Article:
Day 13 - Wednesday July 19

After breakfast, we examine the river....looks like water levels have dropped slightly...its that possible? We shove off and head for George’s Riffle - a few large standing waves - by staying left of the island, we ride a few waves, then punch through a pronounced eddy line to rejoin the main current. First Canyon is again different...very dark in colour as well as being the deepest canyon. Although I find it most interesting to paddle as close to the canyon walls as possible, after one close call, we keep a more respectful distance away from the unstable water near the rivers edge.

White Spray creek is worth a stop just to fill the water bottles. It was a treat to drink the clear cold water - no sediment and no filtering needed! Alex fills an old wine bladder taking full advantage of the amenities.

Lafferty’s Rapid is a bit of a bust...before we know it, we are heading along river left and basically have past the fast water...too bad as it looked like a fun ride! But no one is that motivated to haul the boats back upstream for a joy ride. Besides, Kraus’ Hotspring are calling and we move on leaving canyon country for the last time. Now, it feels like leaving a familiar loved one - the colourful sheer or steep walls, fast silty waters, stumpy treed slopes.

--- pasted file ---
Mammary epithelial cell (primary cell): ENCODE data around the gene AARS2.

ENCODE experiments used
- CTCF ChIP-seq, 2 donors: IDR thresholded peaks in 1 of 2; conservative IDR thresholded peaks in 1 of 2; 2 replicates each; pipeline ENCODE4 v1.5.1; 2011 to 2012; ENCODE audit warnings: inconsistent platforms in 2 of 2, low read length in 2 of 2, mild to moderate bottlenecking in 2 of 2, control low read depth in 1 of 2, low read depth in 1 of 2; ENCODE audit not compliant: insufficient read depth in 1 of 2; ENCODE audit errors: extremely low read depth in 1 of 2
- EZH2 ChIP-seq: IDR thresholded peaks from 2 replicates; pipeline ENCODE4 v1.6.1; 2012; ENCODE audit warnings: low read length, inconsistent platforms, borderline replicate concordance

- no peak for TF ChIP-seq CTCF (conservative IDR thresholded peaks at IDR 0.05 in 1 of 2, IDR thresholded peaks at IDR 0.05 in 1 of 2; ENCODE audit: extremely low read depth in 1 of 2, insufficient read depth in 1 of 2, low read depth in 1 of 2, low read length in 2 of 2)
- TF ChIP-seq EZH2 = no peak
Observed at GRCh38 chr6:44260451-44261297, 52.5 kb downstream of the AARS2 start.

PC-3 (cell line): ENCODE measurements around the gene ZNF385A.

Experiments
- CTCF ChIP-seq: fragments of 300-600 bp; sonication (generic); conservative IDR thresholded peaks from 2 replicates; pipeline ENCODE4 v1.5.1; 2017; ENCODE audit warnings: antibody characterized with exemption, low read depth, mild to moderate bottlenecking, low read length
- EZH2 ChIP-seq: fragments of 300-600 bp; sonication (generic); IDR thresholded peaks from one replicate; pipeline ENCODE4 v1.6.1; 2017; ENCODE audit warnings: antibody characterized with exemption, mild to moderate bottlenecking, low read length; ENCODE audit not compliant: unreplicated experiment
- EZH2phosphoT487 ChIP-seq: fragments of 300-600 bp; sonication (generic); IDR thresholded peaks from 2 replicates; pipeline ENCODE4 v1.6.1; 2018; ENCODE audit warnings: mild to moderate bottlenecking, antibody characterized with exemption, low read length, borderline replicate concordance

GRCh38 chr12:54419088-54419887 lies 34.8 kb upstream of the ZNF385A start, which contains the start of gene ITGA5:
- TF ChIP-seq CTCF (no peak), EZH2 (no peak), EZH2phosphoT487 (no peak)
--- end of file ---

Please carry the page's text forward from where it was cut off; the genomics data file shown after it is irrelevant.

Kraus’ Hot Springs is one of the few places where we actually run into another is a commercial group of about 12 who are having lunch and in the river side hot springs. The noisy group feels intrusive to the quiet I have grown used to and I am annoyed that they blindly trample through the yellow parsnips, mustard greens, purple vetch lawn. After our lunch, they depart and we have the hot springs to ourselves. After a short dip in the pool, all those little tiny cracks and cuts sting from the sulfur waters. I become aware that I don’t care much for the springs - the strong sulfur smell on this hot day is more offensive than the hot water soothing....well, I don’t much care for hot water anyhow. I’m satisfied to watch the others become prunes while I relax in the shade of an over hanging river bank.


After a serious group discussion about the next few days on the trip, we move on instead of camping here. I am glad, wanting to get to more unsullied surroundings. The valley continues to broaden out and the vegetation changes with more willows, aspens lining the banks and fewer evergreen trees. The banks become steeper and sandy or muddy. River itself changes character significantly with deadhead, gravel bars, shallow pans, undercut bank, more floating debris, multiple braided channels. Finally we locate a small beach with minimal vegetation (mosquitos have found us) for camp.


Dinner is a quiet affair. I sense that a trip is ending and that always makes me sad. Or it could be the tense words at Kraus’ or the day hot sun or general fatigue from the days long paddle or the light dinner or the bugs. I can’t sleep at 11pm, lie in the tent listening to whine of mosquitos as the setting sun sets the bottoms of low clouds on fire. A wolf howls, faint in the distance.